God’s Love for All People
It’s no secret: God has a thing for each one of us. He loves us more than we can possibly imagine. After all, he created us. He knows us inside and out. Whether or not we are aware of it, we share an intimate relationship with our Creator—even from before we were born.
You formed my inmost being;
you knit me in my mother’s womb.
I praise you, so wonderfully you made me;
wonderful are your works!
My very self you knew;
my bones were not hidden from you,
When I was being made in secret,
fashioned as in the depths of the earth.
Your eyes foresaw my actions;
in your book all are written down;
my days were shaped, before one came to be.
Sometimes it’s hard to believe that God feels this way about all of us. But it’s true; in fact it’s the most true thing about us. If someone were to ask, who are you? we might respond, I’m the daughter of so and so, a student at such and such school, a member of this or that club. But the one thing that best describes who we are is that we are infinitely loved by God. So the next time you have to describe yourself, start with the number one descriptor: I am someone who is infinitely loved by God.
God’s Love for People of All Faiths
God’s love for all people holds true across time, culture, tradition, race, and creed: no one is outside of God’s love. God’s love is not only our main trait, it is also what connects us to everyone around us. We are all created by the same loving God, and we are all oriented toward God as our ultimate destination. God is present to all of us, and we run into his goodness and saving grace every day, whether or not we are even aware that it is God.
The Church wrote about this in the Declaration on the Relation of the Church to Non-Christian Religions, or Nostra Aetate, a major document of the Second Vatican Council.
From ancient times down to the present, there is found among various peoples a certain perception of that hidden power which hovers over the course of things and over the events of human history; at times some indeed have come to the recognition of a Supreme Being, or even of a Father. This perception and recognition penetrates their lives with a profound religious sense. (Nostra Aetate, a. 2)
As Christians, we believe that this “certain power” or “Supreme Being” is best understood within the context of the life, death, and Resurrection of Jesus Christ. Jesus Christ is “the way and the truth and the life” (John 14:6), and human beings find the fullness of life in him. Having faith in Jesus Christ does not mean that we can disregard or disrespect other religions. On the contrary, the Church has said that other religions, though different from our own, often reflect “a ray of that Truth” which enlightens all human beings. (Nostra Aetate, a. 2)
The Church holds in special regard the people of Judaism and Islam. They share a special connection with Christians because the three religions trace their history through a common person: Abraham. Each religion believes in “the one God, living and subsisting in Himself; merciful and all-powerful, the Creator of heaven and earth,” the one who has spoken to his people. (Nostra Aetate, a. 3)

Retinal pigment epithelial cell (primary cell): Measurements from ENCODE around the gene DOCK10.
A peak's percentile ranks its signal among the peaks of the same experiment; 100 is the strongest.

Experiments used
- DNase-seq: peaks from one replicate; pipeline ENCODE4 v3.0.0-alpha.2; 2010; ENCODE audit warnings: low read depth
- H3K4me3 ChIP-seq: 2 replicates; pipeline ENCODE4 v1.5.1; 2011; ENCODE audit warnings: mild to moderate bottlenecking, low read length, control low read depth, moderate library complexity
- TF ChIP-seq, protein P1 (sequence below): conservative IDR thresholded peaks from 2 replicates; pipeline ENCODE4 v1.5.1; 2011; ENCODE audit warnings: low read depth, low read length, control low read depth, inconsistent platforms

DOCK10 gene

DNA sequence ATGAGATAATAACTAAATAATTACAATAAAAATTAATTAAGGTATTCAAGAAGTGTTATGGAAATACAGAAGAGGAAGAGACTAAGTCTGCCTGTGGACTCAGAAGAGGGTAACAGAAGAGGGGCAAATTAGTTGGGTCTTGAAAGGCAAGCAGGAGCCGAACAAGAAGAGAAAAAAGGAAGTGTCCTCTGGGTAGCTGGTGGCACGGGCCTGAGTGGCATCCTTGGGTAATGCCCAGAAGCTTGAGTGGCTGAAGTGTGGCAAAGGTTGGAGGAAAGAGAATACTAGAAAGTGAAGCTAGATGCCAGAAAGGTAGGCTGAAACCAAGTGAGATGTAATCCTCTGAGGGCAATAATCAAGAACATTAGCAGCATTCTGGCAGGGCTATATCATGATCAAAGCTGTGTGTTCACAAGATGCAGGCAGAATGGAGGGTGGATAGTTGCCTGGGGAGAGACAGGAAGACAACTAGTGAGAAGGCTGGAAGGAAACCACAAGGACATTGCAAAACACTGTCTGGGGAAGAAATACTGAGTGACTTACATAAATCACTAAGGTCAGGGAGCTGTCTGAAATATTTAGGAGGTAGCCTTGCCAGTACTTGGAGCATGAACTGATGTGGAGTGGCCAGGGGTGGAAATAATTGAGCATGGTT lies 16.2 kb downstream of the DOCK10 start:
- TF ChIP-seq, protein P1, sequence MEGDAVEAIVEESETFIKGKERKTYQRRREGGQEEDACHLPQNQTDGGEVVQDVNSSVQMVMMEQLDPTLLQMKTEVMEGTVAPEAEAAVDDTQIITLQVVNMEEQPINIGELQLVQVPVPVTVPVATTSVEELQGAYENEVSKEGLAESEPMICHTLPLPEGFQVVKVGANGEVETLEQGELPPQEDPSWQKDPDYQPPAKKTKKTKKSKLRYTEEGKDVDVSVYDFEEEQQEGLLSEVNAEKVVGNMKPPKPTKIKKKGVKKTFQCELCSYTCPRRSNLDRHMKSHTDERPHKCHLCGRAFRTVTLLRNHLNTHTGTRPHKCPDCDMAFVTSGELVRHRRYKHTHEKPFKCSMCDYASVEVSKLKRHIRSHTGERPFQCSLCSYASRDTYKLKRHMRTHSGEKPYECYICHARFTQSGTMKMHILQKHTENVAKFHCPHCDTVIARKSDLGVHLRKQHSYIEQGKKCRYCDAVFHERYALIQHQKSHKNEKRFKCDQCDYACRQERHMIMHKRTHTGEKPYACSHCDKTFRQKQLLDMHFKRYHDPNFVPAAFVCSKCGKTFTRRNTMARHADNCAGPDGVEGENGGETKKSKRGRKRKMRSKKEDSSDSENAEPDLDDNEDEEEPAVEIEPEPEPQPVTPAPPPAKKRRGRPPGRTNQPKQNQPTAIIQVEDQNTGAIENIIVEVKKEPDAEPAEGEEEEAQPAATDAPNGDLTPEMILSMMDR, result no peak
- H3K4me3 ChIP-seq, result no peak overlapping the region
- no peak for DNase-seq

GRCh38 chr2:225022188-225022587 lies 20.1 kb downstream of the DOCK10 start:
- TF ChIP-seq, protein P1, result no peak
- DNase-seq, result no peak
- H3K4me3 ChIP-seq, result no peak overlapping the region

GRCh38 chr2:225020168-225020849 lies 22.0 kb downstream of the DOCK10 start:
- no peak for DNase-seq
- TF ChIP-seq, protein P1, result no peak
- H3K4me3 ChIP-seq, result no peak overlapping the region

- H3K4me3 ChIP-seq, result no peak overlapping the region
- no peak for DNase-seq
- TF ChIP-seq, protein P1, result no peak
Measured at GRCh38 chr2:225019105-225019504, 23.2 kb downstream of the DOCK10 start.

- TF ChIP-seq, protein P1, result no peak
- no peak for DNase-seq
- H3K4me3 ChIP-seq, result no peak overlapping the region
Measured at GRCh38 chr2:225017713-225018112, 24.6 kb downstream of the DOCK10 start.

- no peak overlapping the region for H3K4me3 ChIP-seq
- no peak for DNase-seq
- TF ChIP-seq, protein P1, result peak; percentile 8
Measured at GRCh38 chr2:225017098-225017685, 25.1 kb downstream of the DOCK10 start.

The Church on Interreligious Dialogue
Far from merely tolerating other religious traditions, the Church calls us to engage in dialogue with other religious traditions. We are witnesses to our own religious tradition and also to “recognize, preserve and promote the good things, spiritual and moral, as well as the socio-cultural values found among” people of other religious traditions. (Nostra Aetate, a. 2)
The Church calls Christians to work with people of other religious traditions in order to better understand one another and to preserve and promote social justice, moral welfare, peace and freedom for all humankind (Nostra Aetate a. 3). Our goal, the Council fathers wrote, is to follow in the footsteps of the holy Apostles Peter and Paul by continuing “to ‘maintain good fellowship among the nations’ (1 Peter 2:12), and, if possible, to live for their part in peace with all men, so that they may be truly sons of the Father who is in heaven.” (Nostra Aetate, a. 5)
Twenty-five years after Nostra Aetate, the Church revisited its commitment to interreligious dialogue. The Pontifical Council for Interreligious Dialogue issued the statement Dialogue and Proclamation: Reflection and Orientations on Interreligious Dialogue and the Proclamation of the Gospel of Jesus Christ (1991). The document studies the meaning of both dialogue and proclamation and their mutual relationship.
In January 2001 Pope John Paul II reaffirmed the Church’s commitment to interreligious dialogue in his apostolic letter At the Beginning of the New Millennium, or Novo Millennio Ineunte. The pope called for a continued “relationship of openness and dialogue with the followers of other religions” (Novo Millennio Ineunte, a. 55). He said that we must approach dialogue “with an attitude of profound willingness to listen” (Novo Millennio Ineunte, a. 56).
In October 2005 Pope Benedict XVI addressed a letter to the president of the Commission for Religious Relations with the Jews on the occasion of the 40th anniversary of Nostra Aetate. The pope stated his commitment to follow in Pope John Paul II’s footsteps and to work together to “offer an ever more compelling shared witness to the One God and his commandments, the sanctity of life, the promotion of human dignity, the rights of the family and the need to build a world of justice, reconciliation and peace for future generations” (40th Anniversary of the Declaration, Nostra Aetate).